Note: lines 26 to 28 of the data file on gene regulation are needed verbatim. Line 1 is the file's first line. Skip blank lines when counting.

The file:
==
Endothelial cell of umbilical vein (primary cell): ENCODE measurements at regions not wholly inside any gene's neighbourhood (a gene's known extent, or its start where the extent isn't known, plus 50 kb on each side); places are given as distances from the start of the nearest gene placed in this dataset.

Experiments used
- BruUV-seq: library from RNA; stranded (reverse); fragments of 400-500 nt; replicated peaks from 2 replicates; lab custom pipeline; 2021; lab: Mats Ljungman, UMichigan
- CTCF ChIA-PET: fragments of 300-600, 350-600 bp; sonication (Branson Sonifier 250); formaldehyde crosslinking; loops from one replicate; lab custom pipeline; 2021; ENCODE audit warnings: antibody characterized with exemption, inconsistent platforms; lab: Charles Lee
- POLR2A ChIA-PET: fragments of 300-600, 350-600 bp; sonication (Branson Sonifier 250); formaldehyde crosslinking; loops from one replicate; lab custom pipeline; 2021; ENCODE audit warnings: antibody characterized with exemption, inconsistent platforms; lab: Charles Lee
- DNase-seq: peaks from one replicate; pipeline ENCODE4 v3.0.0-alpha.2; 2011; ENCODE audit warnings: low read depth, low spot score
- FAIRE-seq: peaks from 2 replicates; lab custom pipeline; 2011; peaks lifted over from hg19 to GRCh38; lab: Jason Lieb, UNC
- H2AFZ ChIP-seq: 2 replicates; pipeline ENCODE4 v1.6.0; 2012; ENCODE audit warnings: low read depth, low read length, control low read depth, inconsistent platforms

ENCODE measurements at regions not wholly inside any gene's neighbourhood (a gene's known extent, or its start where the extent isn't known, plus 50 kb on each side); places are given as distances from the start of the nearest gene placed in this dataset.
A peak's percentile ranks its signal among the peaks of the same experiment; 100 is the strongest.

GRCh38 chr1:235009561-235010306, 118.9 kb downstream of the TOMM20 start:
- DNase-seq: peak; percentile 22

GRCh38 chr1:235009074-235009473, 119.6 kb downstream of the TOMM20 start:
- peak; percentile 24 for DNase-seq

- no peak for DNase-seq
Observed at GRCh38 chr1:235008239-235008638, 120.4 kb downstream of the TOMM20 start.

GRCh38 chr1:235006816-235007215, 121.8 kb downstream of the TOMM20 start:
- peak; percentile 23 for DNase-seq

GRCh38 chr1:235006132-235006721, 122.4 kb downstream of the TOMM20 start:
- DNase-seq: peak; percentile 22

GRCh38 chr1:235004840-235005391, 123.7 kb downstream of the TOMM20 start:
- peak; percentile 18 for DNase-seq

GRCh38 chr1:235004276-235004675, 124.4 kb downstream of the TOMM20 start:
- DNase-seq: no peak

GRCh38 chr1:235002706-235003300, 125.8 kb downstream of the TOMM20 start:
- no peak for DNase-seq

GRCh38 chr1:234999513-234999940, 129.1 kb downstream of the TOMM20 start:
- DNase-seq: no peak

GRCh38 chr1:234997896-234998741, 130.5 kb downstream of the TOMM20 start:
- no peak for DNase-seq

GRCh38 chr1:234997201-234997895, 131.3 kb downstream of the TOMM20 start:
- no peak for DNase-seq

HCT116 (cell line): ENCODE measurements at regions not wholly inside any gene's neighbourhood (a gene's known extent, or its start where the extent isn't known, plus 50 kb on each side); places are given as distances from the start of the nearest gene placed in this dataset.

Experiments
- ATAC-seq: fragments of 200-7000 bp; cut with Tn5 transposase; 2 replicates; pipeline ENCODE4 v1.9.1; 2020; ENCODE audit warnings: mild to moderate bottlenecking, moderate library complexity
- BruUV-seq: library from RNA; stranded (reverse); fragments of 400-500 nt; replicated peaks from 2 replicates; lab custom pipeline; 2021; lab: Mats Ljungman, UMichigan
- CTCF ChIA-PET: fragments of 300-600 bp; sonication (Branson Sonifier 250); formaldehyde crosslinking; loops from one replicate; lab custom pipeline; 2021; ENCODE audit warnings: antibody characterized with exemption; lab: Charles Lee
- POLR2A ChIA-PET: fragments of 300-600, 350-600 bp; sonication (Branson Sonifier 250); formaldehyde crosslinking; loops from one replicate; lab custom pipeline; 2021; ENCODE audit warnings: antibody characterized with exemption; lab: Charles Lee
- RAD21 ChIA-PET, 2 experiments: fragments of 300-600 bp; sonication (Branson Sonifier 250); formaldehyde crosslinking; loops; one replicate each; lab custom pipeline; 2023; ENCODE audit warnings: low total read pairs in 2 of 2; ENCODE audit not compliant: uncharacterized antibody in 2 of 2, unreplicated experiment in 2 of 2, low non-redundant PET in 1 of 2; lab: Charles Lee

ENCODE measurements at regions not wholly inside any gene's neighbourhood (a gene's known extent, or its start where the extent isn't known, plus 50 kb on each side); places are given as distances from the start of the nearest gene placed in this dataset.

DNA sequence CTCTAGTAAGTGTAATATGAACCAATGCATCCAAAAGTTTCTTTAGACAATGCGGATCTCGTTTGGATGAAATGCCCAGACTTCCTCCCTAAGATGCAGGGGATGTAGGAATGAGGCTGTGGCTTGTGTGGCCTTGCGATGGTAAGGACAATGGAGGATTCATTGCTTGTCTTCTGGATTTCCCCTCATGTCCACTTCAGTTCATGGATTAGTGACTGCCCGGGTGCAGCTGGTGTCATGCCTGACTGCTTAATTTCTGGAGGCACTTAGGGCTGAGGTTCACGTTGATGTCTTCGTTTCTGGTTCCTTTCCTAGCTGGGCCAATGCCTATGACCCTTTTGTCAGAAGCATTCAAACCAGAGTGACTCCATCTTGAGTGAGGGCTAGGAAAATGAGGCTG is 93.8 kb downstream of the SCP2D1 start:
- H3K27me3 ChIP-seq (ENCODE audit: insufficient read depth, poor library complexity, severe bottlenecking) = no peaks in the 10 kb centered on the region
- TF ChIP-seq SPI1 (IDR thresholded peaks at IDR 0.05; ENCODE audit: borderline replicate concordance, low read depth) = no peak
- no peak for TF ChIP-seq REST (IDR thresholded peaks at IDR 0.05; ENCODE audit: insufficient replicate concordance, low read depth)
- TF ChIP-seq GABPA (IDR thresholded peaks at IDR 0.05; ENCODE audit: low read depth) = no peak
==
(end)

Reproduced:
- no peak for DNase-seq

GRCh38 chr1:234999513-234999940, 129.1 kb downstream of the TOMM20 start:
- DNase-seq: no peak